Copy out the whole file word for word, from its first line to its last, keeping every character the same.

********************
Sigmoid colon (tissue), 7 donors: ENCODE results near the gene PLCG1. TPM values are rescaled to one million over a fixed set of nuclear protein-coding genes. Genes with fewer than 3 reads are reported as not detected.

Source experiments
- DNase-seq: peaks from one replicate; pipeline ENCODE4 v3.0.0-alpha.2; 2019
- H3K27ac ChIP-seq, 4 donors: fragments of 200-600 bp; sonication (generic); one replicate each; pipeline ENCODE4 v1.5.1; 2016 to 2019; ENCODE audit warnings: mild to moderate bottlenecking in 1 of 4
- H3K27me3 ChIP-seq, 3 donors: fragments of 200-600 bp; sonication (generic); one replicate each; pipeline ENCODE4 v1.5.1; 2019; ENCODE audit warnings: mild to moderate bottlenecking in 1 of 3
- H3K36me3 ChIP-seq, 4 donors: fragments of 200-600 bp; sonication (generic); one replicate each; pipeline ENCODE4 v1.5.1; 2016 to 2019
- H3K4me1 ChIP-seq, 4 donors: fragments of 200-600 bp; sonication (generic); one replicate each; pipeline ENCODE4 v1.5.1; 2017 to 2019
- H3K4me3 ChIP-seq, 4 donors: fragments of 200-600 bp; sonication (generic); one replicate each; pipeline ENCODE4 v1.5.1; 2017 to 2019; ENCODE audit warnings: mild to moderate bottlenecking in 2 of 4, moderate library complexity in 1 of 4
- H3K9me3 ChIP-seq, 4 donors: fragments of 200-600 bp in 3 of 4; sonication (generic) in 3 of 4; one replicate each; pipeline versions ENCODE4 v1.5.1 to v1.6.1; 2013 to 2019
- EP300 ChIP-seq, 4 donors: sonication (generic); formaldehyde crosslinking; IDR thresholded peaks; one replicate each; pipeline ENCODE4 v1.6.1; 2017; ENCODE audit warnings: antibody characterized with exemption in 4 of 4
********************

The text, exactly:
Sigmoid colon (tissue), 7 donors: ENCODE results near the gene PLCG1. TPM values are rescaled to one million over a fixed set of nuclear protein-coding genes. Genes with fewer than 3 reads are reported as not detected.

Source experiments
- DNase-seq: peaks from one replicate; pipeline ENCODE4 v3.0.0-alpha.2; 2019
- H3K27ac ChIP-seq, 4 donors: fragments of 200-600 bp; sonication (generic); one replicate each; pipeline ENCODE4 v1.5.1; 2016 to 2019; ENCODE audit warnings: mild to moderate bottlenecking in 1 of 4
- H3K27me3 ChIP-seq, 3 donors: fragments of 200-600 bp; sonication (generic); one replicate each; pipeline ENCODE4 v1.5.1; 2019; ENCODE audit warnings: mild to moderate bottlenecking in 1 of 3
- H3K36me3 ChIP-seq, 4 donors: fragments of 200-600 bp; sonication (generic); one replicate each; pipeline ENCODE4 v1.5.1; 2016 to 2019
- H3K4me1 ChIP-seq, 4 donors: fragments of 200-600 bp; sonication (generic); one replicate each; pipeline ENCODE4 v1.5.1; 2017 to 2019
- H3K4me3 ChIP-seq, 4 donors: fragments of 200-600 bp; sonication (generic); one replicate each; pipeline ENCODE4 v1.5.1; 2017 to 2019; ENCODE audit warnings: mild to moderate bottlenecking in 2 of 4, moderate library complexity in 1 of 4
- H3K9me3 ChIP-seq, 4 donors: fragments of 200-600 bp in 3 of 4; sonication (generic) in 3 of 4; one replicate each; pipeline versions ENCODE4 v1.5.1 to v1.6.1; 2013 to 2019
- EP300 ChIP-seq, 4 donors: sonication (generic); formaldehyde crosslinking; IDR thresholded peaks; one replicate each; pipeline ENCODE4 v1.6.1; 2017; ENCODE audit warnings: antibody characterized with exemption in 4 of 4